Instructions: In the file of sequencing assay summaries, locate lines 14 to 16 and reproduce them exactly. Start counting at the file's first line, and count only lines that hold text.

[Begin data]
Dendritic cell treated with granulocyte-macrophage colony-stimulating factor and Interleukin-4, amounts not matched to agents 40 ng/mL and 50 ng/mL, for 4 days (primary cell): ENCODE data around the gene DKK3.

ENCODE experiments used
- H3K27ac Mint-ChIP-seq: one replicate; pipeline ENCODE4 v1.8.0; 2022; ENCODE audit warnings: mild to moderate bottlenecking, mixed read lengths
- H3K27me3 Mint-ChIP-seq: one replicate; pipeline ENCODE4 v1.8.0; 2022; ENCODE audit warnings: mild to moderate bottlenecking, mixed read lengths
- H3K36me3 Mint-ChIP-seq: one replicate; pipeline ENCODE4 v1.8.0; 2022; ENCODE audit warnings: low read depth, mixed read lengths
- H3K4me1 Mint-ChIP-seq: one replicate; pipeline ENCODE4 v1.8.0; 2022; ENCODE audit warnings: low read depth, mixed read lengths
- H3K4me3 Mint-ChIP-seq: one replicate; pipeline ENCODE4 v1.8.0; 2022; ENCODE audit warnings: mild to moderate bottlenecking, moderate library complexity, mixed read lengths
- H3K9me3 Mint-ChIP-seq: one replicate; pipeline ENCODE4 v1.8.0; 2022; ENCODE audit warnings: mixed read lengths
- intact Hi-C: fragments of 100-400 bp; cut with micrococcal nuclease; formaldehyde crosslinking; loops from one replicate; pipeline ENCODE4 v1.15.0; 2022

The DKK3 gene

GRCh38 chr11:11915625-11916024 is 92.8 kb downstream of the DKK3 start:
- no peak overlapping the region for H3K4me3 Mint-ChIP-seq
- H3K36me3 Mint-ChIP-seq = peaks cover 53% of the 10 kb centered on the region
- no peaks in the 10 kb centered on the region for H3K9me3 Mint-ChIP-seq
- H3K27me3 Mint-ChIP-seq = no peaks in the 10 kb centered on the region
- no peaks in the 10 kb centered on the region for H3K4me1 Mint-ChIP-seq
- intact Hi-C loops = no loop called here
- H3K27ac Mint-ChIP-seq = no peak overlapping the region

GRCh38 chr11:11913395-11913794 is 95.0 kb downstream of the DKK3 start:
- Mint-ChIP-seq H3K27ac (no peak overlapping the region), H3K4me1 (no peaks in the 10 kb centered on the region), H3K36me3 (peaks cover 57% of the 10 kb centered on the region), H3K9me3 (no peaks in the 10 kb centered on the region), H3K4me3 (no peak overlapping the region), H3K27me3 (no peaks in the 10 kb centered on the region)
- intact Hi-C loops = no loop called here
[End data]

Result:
- no peaks in the 10 kb centered on the region for H3K9me3 Mint-ChIP-seq
- H3K27me3 Mint-ChIP-seq = no peaks in the 10 kb centered on the region
- no peaks in the 10 kb centered on the region for H3K4me1 Mint-ChIP-seq